• identification of an incident and immediate notification to all relevant stakeholders;
  • logging of the incident in inventory systems and indexing against threat intelligence;
  • investigation and deep analysis of root causes and short- and long-term solutions;
  • assignment of responsibilities and resources to personnel for recovery measures;
  • resolution of the incident, including both seizure of attack and recovery of resources, and
  • customer satisfaction and business continuity, including getting back to normal operations.

Incident response is most effective when integrated into a holistic cybersecurity system and will ultimately extend the life cycles of all your infrastructure.

Threat and vulnerability management includes implementing measures for monitoring, analyzing, and mitigating any existing risks and those that still need to come to fruition. Doing so will allow your organization to better deal with cybersecurity threats in real time.

Fortunately, threat and vulnerability management is a practice that’s already baked into most cybersecurity implementations, including most regulatory compliance frameworks. The most effective vulnerability management involves collecting and utilizing threat intelligence, including proprietary data and governmental lists, such as the index of Common Vulnerabilities and Exposures (CVEs). It should also be a system that’s integrated throughout your organization, including both on-location hardware and all software, applications, web presence, and cloud-based networking and computing.

While infrastructure maintenance has always been critical for a system’s physical parts, accounting for and mitigating risks of lapsed cybersecurity protocols and cybercrime is becoming increasingly essential in our more digitized and mobile environment.

This also includes accounting for risks across third-party networks along the supply chain. Your Third-Party Risk Management (TPRM) program should work with your infrastructure lifecycle management process. As you would with your other assets, you should start by compiling a comprehensive inventory of all your third parties and their infrastructures that communicate with yours. TPRM and vendor lifecycle management should integrate into your vulnerability, infrastructure, and asset lifecycle management.

Go Above and Beyond What’s Required

If there’s one thing that organizations with successful infrastructure lifecycle management programs have in common, they go above and beyond for implementation.

Moving beyond a risk management system’s basic protections and into the most complex and advanced analytical methods means better understanding where your organization is most vulnerable. By executing a root cause analysis, you’ll be better positioned to understand and eradicate a problem’s source rather than simply treating its surface effects.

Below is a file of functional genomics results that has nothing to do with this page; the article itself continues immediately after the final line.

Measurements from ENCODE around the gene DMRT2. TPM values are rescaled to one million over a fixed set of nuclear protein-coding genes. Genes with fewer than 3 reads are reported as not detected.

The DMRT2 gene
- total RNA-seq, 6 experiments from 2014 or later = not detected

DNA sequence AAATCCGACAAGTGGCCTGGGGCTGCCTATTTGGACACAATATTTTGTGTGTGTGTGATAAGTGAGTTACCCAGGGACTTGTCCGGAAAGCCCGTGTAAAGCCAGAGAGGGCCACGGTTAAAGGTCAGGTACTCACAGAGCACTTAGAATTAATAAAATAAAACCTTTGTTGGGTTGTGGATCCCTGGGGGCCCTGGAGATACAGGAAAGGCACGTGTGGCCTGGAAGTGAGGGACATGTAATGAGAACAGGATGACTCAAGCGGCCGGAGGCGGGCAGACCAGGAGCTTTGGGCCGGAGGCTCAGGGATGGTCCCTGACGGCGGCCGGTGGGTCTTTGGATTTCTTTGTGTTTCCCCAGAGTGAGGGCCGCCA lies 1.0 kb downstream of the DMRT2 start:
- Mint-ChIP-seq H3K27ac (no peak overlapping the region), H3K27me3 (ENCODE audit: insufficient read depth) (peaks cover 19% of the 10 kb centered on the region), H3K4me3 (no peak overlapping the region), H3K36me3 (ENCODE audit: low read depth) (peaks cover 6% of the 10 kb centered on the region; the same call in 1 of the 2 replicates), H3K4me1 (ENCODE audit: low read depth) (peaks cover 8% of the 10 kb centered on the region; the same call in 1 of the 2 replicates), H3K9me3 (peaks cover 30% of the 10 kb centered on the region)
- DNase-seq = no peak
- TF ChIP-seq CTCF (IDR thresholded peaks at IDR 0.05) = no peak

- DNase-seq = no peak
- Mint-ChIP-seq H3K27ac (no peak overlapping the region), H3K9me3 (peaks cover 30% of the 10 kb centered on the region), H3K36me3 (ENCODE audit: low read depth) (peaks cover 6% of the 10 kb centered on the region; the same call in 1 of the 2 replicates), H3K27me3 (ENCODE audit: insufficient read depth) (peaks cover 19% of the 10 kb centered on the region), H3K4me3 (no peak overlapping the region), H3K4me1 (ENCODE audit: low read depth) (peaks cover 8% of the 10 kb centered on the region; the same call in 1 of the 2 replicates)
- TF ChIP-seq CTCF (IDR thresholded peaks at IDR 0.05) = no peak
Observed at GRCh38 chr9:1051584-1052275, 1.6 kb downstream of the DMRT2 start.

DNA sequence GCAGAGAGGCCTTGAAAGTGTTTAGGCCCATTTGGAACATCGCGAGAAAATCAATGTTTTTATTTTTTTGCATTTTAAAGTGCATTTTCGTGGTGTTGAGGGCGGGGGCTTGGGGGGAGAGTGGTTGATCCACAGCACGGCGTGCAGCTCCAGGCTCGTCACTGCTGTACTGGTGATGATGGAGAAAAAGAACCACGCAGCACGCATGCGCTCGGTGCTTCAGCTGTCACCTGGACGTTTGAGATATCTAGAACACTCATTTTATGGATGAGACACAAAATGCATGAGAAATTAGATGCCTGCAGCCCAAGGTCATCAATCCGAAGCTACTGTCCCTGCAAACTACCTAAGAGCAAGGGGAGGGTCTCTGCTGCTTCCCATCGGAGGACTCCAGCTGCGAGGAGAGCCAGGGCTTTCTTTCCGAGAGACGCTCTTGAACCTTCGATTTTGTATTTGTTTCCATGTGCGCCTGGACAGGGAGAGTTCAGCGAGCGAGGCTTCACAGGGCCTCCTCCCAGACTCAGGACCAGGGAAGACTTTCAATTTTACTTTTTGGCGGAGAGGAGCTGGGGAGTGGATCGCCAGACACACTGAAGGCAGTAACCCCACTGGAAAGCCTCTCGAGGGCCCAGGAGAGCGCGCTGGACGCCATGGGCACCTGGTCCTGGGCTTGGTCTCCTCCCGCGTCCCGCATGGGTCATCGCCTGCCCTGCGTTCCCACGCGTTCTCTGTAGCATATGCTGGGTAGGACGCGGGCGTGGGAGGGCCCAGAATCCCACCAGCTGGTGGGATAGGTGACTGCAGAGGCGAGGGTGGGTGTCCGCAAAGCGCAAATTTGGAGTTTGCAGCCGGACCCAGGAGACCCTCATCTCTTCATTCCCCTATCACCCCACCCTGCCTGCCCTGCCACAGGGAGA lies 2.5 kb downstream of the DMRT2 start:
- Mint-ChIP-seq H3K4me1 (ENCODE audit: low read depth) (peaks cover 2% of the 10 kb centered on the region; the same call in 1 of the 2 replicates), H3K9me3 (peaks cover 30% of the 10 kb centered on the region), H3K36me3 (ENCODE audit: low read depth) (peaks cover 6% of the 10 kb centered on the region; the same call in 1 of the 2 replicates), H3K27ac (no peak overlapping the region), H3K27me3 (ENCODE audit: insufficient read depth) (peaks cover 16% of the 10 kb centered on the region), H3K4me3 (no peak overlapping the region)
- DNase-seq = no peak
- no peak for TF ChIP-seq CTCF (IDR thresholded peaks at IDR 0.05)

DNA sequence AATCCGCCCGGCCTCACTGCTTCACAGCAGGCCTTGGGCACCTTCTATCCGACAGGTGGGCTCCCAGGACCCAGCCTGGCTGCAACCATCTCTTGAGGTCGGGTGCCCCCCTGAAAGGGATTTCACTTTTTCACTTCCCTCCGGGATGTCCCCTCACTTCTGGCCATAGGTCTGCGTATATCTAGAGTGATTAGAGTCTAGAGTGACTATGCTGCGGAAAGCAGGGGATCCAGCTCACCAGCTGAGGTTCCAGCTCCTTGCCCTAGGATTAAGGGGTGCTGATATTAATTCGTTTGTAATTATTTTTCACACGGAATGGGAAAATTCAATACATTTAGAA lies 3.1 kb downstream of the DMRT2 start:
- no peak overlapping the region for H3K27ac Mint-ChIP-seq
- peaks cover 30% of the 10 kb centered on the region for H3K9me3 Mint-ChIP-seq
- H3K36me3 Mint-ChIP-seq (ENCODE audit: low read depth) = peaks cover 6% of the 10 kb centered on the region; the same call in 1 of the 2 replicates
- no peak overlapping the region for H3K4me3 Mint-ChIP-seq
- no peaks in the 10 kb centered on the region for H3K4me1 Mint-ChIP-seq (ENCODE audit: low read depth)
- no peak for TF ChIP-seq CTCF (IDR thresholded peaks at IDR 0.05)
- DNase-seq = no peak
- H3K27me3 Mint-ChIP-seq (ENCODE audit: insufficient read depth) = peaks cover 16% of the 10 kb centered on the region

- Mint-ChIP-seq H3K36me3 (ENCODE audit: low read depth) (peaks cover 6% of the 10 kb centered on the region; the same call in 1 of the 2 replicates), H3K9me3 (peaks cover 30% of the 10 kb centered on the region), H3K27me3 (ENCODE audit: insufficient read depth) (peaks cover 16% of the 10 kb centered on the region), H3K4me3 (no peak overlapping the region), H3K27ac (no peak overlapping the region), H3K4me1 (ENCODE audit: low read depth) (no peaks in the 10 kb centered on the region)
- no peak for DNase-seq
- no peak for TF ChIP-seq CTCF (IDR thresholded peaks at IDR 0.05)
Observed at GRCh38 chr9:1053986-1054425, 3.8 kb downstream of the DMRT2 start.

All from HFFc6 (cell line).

You should also consider conducting penetration testing, also called ethical hacking. Penetration testing involves a simulation of a cyberattack performed by an ethical hacker and is used to determine how a malicious actor would operate.

There are two primary forms of penetration testing: external penetration testing and internal penetration testing. Either type of test can be set for optimization for your assets or asset classes, such as network or firewall penetration testing. Some companies combine these two types of penetration testing into a hybrid form using internal and external penetration testing elements.

Choose Automated Tools to Help

The best way to keep your infrastructure lifecycle in check is to integrate all your practices into one seamless solution. However, this can often challenge small and medium enterprises with modest IT budgets.

Finding tools to help can mean the difference between a thriving infrastructure lifecycle management program and one that leaves your organization vulnerable to cyberattacks. Fortunately, there are management solutions designed to help.

Implement Better Infrastructure Lifecycle Management with ROAR

Managing risks, complying with industry standards and regulations, and inventorying and tracking infrastructure assets can be challenging. Fortunately, there are solutions designed to help.

RiskOptics ROAR is an integrated cybersecurity risk management solution that provides actionable insights to gain the visibility you need to stay ahead of threats and communicate the impact of risk on high-priority business initiatives. Turn the unknown into quantifiable and actionable risk insights with built-in expertise that identifies and maps risks, threats, and controls so you can spend less time setting up the application and more time using it.

A single, real-time view of risk and business context allows you to communicate to the board and key stakeholders in a way framed around their priorities, keeping your risk posture in sync with the direction your business is moving.

ROAR will notify you automatically of any changes or required actions so you can be on top of your risk posture like never before. Eliminate time-consuming, manual work and streamline collaboration by automating workflows and integrating with your most critical systems.

Now, through a more active approach, you can give time back to your team with RiskOptics ROAR. Talk to an expert today about how the RiskOptics Product Suite can help your organization mitigate cybersecurity risk and stay ahead of threats.